We will license to all interested parties. Independent implementations will be allowed - TCK and RI will be licensed separately.
For the TCK we will charge a single one-time fee of max US $50,000 and an annual maintenance fee, max US $20,000 for a term of four years. The TCK will include both the binary environment and the source code for the test suite. The maintenance fee covers limited basic support, first level TCK appeals process, bug fixes when available and updates, which are due to changes in the Specification. Major new releases (esp. from new follower JSR) might be subject to an additional single one-time fee. Using the TCK for testing of implementations on behalf of third parties will be allowed, though, be subject to a higher fee, which is capped at the sum of license fees due in accordance with license fees as described above in this section, if the third parties would have directly licensed the TCK from Nokia. For the RI in source code form we will charge a one-time access fee, and an annual maintenance fee. Maintenance covers bug fixes, updates and new releases necessary due to specification changes, and when made generally available by the specification lead. The binary license is free of charge.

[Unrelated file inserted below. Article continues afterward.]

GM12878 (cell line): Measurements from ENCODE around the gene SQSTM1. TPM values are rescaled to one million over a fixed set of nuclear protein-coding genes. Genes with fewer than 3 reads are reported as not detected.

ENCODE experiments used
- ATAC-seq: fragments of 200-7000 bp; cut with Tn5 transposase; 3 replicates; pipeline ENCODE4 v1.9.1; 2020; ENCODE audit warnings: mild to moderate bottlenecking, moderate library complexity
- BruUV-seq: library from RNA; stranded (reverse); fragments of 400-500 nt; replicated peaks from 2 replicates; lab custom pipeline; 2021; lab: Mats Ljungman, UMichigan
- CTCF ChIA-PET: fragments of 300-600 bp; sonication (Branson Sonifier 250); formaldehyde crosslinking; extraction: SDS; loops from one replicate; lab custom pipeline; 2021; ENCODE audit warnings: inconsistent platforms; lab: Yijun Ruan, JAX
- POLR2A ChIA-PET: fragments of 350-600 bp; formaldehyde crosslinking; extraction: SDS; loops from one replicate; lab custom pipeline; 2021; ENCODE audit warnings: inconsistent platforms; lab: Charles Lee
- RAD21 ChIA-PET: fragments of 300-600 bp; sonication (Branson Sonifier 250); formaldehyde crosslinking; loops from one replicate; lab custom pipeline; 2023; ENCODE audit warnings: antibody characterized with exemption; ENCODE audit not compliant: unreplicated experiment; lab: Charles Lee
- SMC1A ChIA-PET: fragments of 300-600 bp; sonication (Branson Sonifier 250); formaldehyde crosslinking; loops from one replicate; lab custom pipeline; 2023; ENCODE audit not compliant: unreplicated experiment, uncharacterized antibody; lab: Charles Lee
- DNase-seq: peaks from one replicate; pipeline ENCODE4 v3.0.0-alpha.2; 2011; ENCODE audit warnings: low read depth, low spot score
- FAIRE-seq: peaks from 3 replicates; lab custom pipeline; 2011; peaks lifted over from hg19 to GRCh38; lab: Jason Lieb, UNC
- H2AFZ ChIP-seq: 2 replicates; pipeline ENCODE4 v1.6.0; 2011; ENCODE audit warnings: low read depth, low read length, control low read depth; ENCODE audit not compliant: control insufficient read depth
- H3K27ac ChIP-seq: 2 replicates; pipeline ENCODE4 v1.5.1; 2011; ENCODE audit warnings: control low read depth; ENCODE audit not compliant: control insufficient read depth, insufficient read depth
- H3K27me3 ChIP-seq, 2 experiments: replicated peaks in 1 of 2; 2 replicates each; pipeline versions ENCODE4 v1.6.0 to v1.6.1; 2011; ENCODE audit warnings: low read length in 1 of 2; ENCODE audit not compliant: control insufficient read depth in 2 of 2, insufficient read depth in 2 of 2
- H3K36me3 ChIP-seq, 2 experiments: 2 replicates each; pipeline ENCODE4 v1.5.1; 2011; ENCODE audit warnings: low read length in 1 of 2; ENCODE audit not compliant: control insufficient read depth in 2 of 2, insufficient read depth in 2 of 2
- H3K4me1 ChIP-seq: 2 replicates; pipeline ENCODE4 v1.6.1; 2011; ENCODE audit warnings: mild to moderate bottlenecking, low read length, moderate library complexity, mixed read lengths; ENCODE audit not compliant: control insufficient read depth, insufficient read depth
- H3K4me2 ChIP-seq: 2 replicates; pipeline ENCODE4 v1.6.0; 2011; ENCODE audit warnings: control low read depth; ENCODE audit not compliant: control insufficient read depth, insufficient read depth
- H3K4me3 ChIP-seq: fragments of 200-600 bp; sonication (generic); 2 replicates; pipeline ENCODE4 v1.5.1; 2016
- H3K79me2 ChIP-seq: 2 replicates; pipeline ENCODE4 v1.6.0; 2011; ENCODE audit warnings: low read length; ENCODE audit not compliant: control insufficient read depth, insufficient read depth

Section 3: Contributions

3.1 Please list any existing documents, specifications, or implementations that describe the technology. Please include links to the documents if they are publicly available.

The Generic Connection Framework is specified in CLDC and MIDP and separately in JSR 197. The current device Web services API is specified by JSR 172 (J2ME Web Services). This includes a subset of JAXRPC as well as XML parsing specifications. Other Web services JSRs target J2SE and J2EE platforms. These include JSR 101 (JAX RPC 1.0) and JSR 224 (JAX RPC 2.0); JSR 183 (Web Services Message Security); JSR 181 (Web Services Metadata); and JSR 921 (Enterprise Web Services). Other specifications that may be relevant are the JAXP specifications (JSR 5 and JSR 206) and the XML Security APIs, including JSR 104, JSR 105, and JSR 106.
Relevant non-JCP specifications include the Liberty IDWSF specification suite, the OASIS Web services specifications, and the not yet standardized WS* specifications.

3.2 Explanation of how these items might be used as a starting point for the work.

The API will be modeled on the GCF. The approach is orthogonal to other Web services and XML specifications, but it may make use of components provided by other specifications, including:
- WSDL to Java binding as described in JSR 172
- XML digital signature API as described by JSR 105
- XML SAX parsing subset as described in JSR 172 (or new XML Parsing for J2ME JSR)

Section 4: Additional Information (Optional)

4.1 This section contains any additional information that the submitting Member wishes to include in the JSR.